“Do you know how hard we work? How little we earn? This city never gives you any chances.”
In southern Sicily you often hear Maria in the background in shops, like an ongoing soap opera: the live Mass from Medjugorje, where there have been apparitions of the Madonna since 1981, or the replaying of news from Radio Vaticana.
Twenty years ago, a new sitcom was described as “not very entertaining, clever, or original”. But Friends went on to shape the way we live now.
In its use of political satire, from non-deviating Daleks to the Master infiltrating British politics, Doctor Who always been astute and often very funny.
J speaks to two trans actors in the UK, and asks if the landscape of acting and casting is becoming, slowly, more inclusive to trans people.
In the same way that complete strangers can bond instantly over the latest football news, Doctor Who gives geeks an easy solution to awkward silences in conversation.
A regional broadcaster in heart of the continental US has been repeating Doctor Who almost constantly since 1974. Why does the Midwest have such an attachment to a British sci-fi show?
If this feels familiar, that’s because it is. Here are all the tired tropes, arranged for our middle-class delectation.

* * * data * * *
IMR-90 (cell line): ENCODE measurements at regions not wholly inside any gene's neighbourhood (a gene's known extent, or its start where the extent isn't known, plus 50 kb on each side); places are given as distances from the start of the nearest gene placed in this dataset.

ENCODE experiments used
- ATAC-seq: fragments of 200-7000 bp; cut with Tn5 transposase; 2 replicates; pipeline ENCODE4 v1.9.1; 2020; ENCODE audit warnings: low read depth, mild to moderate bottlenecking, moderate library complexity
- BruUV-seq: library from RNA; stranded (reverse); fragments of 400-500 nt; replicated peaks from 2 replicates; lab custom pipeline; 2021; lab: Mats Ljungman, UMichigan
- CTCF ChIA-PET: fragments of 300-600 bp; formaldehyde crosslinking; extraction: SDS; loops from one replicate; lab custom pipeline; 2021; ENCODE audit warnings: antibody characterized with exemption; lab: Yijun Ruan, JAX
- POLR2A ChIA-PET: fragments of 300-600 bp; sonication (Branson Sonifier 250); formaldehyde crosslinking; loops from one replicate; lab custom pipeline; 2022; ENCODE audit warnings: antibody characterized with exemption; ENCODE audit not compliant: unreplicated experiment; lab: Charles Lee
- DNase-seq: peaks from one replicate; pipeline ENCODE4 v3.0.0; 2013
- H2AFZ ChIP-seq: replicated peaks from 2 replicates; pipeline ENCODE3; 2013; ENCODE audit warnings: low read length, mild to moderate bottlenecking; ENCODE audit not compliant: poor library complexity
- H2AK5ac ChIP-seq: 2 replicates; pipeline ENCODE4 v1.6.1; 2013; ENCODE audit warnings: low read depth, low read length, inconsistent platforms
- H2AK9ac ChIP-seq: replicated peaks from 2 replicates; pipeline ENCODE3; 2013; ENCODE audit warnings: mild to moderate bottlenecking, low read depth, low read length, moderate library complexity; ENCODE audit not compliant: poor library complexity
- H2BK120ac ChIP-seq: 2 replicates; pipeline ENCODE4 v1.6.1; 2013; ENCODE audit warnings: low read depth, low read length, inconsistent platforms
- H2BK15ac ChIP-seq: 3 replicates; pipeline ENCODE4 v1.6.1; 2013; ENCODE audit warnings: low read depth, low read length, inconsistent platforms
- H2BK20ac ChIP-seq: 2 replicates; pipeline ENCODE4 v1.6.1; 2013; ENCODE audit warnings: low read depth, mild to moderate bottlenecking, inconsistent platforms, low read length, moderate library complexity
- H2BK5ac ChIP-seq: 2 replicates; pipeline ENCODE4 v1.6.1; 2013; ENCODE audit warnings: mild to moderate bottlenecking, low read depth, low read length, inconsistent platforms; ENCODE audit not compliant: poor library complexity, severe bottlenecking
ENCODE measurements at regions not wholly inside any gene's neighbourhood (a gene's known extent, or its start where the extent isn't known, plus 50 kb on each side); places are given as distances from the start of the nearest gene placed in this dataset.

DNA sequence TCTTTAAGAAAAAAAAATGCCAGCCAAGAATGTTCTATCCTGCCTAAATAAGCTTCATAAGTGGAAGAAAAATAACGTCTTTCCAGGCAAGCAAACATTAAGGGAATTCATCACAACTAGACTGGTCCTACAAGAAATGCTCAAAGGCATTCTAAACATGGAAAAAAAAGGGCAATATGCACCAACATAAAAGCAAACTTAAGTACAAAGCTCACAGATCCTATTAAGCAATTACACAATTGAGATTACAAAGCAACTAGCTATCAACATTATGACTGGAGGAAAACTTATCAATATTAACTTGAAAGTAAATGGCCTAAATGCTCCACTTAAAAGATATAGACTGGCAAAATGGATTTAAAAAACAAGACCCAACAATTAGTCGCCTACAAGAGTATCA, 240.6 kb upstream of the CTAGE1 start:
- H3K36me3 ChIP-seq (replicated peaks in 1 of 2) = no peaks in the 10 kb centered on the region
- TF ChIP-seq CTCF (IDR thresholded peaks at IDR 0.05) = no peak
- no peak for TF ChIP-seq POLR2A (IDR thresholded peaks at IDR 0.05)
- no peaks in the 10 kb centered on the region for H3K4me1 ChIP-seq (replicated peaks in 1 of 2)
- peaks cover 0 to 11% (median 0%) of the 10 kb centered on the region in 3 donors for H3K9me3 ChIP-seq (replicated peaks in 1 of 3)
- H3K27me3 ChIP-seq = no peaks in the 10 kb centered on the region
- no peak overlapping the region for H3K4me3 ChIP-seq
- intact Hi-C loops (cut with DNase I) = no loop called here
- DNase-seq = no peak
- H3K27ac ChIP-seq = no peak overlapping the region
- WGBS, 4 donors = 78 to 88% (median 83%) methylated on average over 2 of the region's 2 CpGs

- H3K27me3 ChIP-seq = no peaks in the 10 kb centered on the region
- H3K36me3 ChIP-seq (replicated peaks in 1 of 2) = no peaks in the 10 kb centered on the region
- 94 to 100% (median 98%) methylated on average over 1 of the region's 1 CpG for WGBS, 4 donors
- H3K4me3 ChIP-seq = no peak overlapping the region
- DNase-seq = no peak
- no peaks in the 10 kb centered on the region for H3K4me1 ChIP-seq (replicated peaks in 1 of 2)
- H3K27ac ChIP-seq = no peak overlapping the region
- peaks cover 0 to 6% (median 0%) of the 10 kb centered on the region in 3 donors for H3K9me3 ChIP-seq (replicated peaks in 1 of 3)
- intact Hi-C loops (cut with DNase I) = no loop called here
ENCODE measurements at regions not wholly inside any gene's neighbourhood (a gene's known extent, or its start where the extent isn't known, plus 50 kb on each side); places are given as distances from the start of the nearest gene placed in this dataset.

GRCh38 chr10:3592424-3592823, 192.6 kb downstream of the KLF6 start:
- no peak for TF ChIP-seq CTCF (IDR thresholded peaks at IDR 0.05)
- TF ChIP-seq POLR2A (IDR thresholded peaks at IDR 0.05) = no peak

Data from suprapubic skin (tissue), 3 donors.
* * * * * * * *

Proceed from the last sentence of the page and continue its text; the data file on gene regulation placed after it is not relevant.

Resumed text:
It is impossible to look back on the world of light entertainment in the Savile era and not come to the conclusion that it was strikingly weird.
Listening to Jag was very much like listening to a musician in the zone.
To mark the death of the actress, Woman’s Hour reran a thrilling 2005 conversation between Bacall and Jenni Murray.
We notice you have ad blocking software enabled. Support the New Statesman’s quality, independent journalism by contributing now — and this message will disappear for the next 30 days.
If we cannot support the site on advertising revenue, we will have to introduce a pay wall — meaning fewer readers will have access to our incisive analysis, comprehensive culture coverage and groundbreaking long reads.